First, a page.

Man with ties to Pittsburgh shooting suspect arrested

Man with ties to Pittsburgh shooting suspect arrested
© UPI Photo

A man with ties to Pittsburgh shooting suspect Robert Bowers was arrested this week after family members told authorities he was having outbursts in which he said Bowers' victims "deserved it." 

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Jeffrey Clark, a Washington, D.C. resident, made a court appearance on Tuesday after being charged with one count in the District of Columbia of possessing high-capacity magazines and one federal count of unlawful possession of firearms by a person who is an unlawful user of or addicted to any controlled substance, CBS News reported.

CBS News reported that Washington, D.C. resident Jeffrey Clark was allegedly "friends" with Bowers, according to family members who spoke with authorities. 

Bowers was arrested and charged with killing 11 congregants in a Pittsburgh synagogue last month. The shooting was the deadliest attack on Jewish people in U.S. history. 

After the Pittsburgh shooting, Clark posted a picture of Bowers on the social media platform Gab with the caption, "This was a dry run for things to come," according to authorities.

Clark's family members told investigators that he has been defending Bowers and expressing a desire to murder Jewish and black people, according to CBS. They said Clark and his younger brother, Edward, were members of the "alt-right" who owned guns in part because they feared a racial civil war was imminent.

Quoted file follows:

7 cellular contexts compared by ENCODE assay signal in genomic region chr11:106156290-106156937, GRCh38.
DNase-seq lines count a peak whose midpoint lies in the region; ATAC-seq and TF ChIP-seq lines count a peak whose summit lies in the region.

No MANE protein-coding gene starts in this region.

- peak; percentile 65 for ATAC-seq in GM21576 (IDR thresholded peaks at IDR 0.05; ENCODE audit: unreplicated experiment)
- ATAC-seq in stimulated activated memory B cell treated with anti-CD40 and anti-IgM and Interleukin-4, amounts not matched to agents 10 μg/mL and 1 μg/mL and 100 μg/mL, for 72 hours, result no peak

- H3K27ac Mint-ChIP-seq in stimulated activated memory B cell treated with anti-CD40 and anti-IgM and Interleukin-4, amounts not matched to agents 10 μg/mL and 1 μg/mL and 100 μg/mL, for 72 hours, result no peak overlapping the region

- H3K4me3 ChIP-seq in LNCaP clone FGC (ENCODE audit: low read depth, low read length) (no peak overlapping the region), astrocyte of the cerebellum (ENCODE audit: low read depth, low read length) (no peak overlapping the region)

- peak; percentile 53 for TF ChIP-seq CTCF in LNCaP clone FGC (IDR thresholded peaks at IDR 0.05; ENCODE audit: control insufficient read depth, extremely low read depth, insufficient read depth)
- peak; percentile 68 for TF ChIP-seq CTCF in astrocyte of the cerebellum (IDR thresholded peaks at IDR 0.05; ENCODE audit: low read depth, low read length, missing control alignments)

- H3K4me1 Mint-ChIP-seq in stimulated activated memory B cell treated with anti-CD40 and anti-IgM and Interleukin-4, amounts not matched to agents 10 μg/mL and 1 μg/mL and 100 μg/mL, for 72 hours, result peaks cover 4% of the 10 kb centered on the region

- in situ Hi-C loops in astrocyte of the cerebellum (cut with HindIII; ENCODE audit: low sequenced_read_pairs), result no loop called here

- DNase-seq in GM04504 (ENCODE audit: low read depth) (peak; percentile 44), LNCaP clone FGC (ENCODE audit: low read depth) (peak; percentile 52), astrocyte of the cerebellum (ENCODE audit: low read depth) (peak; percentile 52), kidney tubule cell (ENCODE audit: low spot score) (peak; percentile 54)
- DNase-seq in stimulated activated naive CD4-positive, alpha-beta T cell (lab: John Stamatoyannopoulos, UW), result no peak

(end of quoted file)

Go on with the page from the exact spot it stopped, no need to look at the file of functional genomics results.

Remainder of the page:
Edward Clark killed himself earlier this month, according to CBS. 

Jeffrey Clark is being held without bond in Washington, D.C.

Clark and his brother have been involved in the "alt right" movement for several years, attending white nationalist and anti-immigrant rallies on more than one occasion, according to Huffington Post.
 
An April 2017 video shows Clark at a White House rally organized by Richard Spencer, one of the nation's most prominent white nationalists and racial extremists in the country. Spencer led a group of marchers at the infamous 2017 demonstration, where young men changed "Jews will not replace us" as they walked through the University of Virginia's campus.

U.S. Attorney Scott Brady in a statement said there is no evidence Clark had knowledge about the synagogue attack ahead of time. 

"The United States Attorney's Office and the Federal Bureau of Investigation in Pittsburgh want to assure the victims and the victims' families of the Tree of Life Synagogue attack that their safety is of paramount concern and that law enforcement continues to devote all available resources to the investigation and prosecution of this case," Brady said, CBS reported.